A federal appeals court ruling has revived two lawsuits against the stemming from the agency's alleged mistreatment of conservative groups, the reports.
In its last Friday, the U.S. Court of Appeals for the District of Columbia Circuit affirmed a district court's 2014 decision to throw out claims for damages against the U.S. government and senior IRS officials sought by the conservative nonprofit plaintiffs, who alleged that their applications for tax-exempt status were systematically targeted and subjected to unwarranted delays and requests for additional information. At the same time, the ruling reversed the lower court's decision to dismiss the litigation entirely. Written by D.C. Circuit Judge David B. Sentelle, the ruling expressed skepticism about assurances from the IRS that it no longer subjected conservative organizations to discriminatory treatment, noting that the agency had suspended the screening of such groups only "until further notice" and that at least two tax-exempt applications submitted by plaintiffs were still pending.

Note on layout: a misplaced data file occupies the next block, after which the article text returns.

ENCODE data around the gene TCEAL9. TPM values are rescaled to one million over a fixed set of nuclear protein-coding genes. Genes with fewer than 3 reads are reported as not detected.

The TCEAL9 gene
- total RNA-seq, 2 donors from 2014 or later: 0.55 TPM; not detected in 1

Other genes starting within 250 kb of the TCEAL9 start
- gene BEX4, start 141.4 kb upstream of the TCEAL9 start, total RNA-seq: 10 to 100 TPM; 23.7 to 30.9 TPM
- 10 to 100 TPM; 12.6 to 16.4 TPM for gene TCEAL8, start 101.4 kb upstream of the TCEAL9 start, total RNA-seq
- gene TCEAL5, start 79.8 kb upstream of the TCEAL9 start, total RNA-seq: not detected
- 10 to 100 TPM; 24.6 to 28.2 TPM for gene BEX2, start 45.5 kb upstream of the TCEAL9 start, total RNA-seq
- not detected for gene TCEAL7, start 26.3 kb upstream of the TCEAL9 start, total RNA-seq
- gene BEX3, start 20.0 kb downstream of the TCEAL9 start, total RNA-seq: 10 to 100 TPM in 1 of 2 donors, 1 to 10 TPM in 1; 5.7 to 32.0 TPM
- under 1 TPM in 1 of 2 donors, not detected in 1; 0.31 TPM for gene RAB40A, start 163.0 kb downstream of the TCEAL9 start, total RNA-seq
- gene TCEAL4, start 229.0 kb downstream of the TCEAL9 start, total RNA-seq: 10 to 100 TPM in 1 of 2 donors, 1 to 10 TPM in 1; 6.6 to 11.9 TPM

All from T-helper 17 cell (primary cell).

The ruling revived two lawsuits brought against the IRS by dozens of conservative groups led by Texas-based , which advocates for stricter voter registration enforcement and voter identification requirements, and Tennessee-based .
Chapman University law professor John C. Eastman, a lead attorney for True the Vote, told the Journal that his team intends to conduct a "comprehensive and systematic" discovery search of archived email communications among IRS officials to see whether there was "improper communications about tax return [information] to other agencies."